When either is spoken of, the meaning can be understood of both, almost without qualification. —Blessed Isaac of Stella, Liturgy of the Hours, Vol. I, pg. 252

Thus the prophet Simeon’s words to Mother Mary can apply to us:

…and you yourself a sword will pierce so that the thoughts of many hearts may be revealed. (Luke 2:35)

Clearly, the thoughts of many hearts are being revealed at this hour: [7] those who were previously lingering in the shadows of modernism are now emerging like Judas into this night (see The Dipping Dish); those who have “rigidly” clung to their own ideas of how the Pope should run the Church, while unsheathing their “sword of truth,” are now fleeing the Garden (cf. Matt 26:51); and yet those who have remained small, humble and faithful like Our Lady, even when she did not understand our Lord’s ways,[8] are remaining at the foot of the Cross—there where His mystical Body, the Church, appears scourged, disfigured, and… nearly shipwrecked.

Which are you? Which one am I?

If you have not read The Five Correctionsit is a must-read. Because here I believe the Lord, if not the Pope, revealed what He’s up to…. revealing our hearts before a final correction of the Church, and then the world, begins….



Here is the “warning” that I have personally received from some readers since the first year of Pope Francis’ pontificate: “What if you’re wrong, Mark? What if Pope Francis really is the false prophet? You’ll lead all your readers into a trap! I will not follow this Pope!

Can you see the dark irony in this statement? How can one accuse others of being deceived for remaining in unity with the Magisterium when they have declared themselves the ultimate arbiter on who is faithful and who is not? If they have determined that the Pope is an antipope, who then is their judge and infallible guide but their own ego?

The Pope, Bishop of Rome and Peter’s successor, “is the perpetual and visible source and foundation of the unity both of the bishops and of the whole company of the faithful.”—Catechism of the Catholic Church, n. 882

On the other hand, St. Paul’s advice on how to prepare for and withstand the deception of the Antichrist was not to throw oneself blindly into an individual, but into the Tradition handed on by the entire Body of Christ.

…stand firm and hold fast to the traditions that you were taught, either by an oral statement or by a letter of ours. (2 Thessalonians 2:15)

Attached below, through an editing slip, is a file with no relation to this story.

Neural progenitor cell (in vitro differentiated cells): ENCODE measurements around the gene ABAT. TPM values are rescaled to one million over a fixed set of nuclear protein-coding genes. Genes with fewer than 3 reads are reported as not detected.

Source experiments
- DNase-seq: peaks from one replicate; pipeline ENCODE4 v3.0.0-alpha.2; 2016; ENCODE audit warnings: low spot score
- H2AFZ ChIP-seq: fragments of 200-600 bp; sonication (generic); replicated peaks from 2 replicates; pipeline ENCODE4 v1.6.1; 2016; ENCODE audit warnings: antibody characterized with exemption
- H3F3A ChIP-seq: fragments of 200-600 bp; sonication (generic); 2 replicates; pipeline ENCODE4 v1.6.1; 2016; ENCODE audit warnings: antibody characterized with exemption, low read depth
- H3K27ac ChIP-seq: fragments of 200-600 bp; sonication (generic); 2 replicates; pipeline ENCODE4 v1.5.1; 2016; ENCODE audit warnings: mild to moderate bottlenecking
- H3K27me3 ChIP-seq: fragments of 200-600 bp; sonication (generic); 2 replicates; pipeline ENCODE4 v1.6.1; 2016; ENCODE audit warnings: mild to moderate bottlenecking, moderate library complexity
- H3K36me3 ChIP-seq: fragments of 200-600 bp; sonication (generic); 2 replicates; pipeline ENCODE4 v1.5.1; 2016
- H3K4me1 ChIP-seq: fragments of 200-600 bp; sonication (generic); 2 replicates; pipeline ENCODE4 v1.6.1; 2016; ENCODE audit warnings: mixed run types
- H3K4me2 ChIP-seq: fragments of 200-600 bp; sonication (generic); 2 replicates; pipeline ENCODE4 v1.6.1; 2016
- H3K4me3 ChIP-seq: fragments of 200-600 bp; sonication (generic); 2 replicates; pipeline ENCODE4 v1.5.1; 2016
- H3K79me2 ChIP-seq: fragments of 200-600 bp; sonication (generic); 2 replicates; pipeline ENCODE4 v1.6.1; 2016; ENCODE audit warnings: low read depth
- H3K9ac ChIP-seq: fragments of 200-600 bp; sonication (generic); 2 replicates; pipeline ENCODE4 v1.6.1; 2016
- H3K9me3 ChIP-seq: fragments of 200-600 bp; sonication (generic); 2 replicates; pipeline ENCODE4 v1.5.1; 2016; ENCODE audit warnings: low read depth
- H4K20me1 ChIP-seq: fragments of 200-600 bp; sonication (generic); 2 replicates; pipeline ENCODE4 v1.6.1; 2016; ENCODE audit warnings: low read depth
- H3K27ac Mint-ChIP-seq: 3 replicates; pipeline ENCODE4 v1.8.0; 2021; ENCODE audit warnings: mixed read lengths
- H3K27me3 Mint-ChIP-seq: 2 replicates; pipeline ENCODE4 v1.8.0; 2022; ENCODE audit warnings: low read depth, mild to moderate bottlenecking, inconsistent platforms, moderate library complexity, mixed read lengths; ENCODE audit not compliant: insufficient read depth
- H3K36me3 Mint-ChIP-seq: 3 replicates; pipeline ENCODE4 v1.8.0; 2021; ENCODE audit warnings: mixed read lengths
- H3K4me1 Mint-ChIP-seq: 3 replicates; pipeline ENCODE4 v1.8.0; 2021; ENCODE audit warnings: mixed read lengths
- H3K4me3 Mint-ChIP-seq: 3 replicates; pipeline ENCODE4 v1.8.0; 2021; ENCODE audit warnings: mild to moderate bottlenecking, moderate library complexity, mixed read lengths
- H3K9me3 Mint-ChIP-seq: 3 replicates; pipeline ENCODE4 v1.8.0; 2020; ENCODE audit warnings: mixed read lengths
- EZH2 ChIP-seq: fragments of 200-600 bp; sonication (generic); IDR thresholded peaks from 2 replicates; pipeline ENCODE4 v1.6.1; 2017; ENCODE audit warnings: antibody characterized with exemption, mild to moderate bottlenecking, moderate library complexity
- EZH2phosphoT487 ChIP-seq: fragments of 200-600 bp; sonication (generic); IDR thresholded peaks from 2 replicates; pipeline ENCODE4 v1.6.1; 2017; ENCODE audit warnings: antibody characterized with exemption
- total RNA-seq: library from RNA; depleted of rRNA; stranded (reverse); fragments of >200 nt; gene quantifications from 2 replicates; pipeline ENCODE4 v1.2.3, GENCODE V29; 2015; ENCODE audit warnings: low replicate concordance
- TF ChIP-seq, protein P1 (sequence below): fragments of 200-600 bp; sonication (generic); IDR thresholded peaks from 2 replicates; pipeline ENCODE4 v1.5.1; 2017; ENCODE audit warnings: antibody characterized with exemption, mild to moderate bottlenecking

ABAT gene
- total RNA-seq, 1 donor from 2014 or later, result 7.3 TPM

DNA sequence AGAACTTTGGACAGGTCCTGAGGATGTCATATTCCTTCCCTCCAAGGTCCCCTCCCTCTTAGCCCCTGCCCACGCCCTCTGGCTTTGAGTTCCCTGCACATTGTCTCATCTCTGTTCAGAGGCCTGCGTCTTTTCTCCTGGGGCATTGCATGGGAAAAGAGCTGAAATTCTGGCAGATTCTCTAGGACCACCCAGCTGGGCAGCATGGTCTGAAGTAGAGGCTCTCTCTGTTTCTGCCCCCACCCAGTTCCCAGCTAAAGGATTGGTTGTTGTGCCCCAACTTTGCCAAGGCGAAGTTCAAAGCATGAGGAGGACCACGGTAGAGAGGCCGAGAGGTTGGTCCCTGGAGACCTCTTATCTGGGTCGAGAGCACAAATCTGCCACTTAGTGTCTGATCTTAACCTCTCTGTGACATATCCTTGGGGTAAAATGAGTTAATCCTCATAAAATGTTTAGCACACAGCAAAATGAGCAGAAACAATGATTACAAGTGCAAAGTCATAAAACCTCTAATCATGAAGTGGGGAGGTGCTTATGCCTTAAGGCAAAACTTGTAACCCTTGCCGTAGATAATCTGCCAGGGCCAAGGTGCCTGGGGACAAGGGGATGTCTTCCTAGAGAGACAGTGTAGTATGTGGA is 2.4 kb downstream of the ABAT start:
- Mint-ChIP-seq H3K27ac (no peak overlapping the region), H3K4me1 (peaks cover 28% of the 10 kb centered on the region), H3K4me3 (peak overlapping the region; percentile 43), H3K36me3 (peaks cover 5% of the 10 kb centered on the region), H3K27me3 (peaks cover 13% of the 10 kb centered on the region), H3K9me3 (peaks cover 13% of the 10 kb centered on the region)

The whole body of the faithful… cannot err in matters of belief. This characteristic is shown in the supernatural appreciation of faith (sensus fidei) on the part of the whole people, when, from the bishops to the last of the faithful, they manifest a universal consent in matters of faith and morals.Catechism of the Catholic Church, n. 92

Those Traditions are built on 265 popes, not just one. If Pope Francis someday acts contrary to the Faith, or promotes mortal sin as normative, or orders the faithful to take what is clearly “the mark of the beast” etc., will I blindly obey and encourage others to do so as well? Of course not. At the very least, we’d have a crisis on our hands and perhaps a “Peter and Paul” moment where the Supreme Pontiff would need to be corrected by his brethren. Some suggest we’re already nearing such a moment. But for Heaven’s sake, it’s not like we are walking in the dark, blindly following a guide. We have the fullness of truth shining bright and clear and undiluted lighting the way before all of us, the Pope included.

There came a point when the Apostles faced a crisis of faith. They had to choose to either continue following Jesus or declare themselves wiser, and return to their former way of life.[9] At that moment, St. Peter simply declared:

Master, to whom shall we go? You have the words of eternal life. (John 6:68)

I am reminded again of a prophecy, allegedly from Jesus, given before St. Peter’s successor, Pope Paul VI, in a gathering with the Charismatic Renewal 43 years ago:

I will strip you of everything that you are depending on now, so you depend just on Me. A time of darkness is coming on the world, but a time of glory is coming for My Church, a time of glory is coming for My people…. And when you have nothing but Me, you will have everything… —St. Peter’s Square, Vatican City, Pentecost Monday, May, 1975

Perhaps what my reader above is experiencing—a conflicted heart—is part of this stripping. I think it is…. for all of us.



That Pope Francis… A Short Story

That Pope Francis… A Short Story – Part II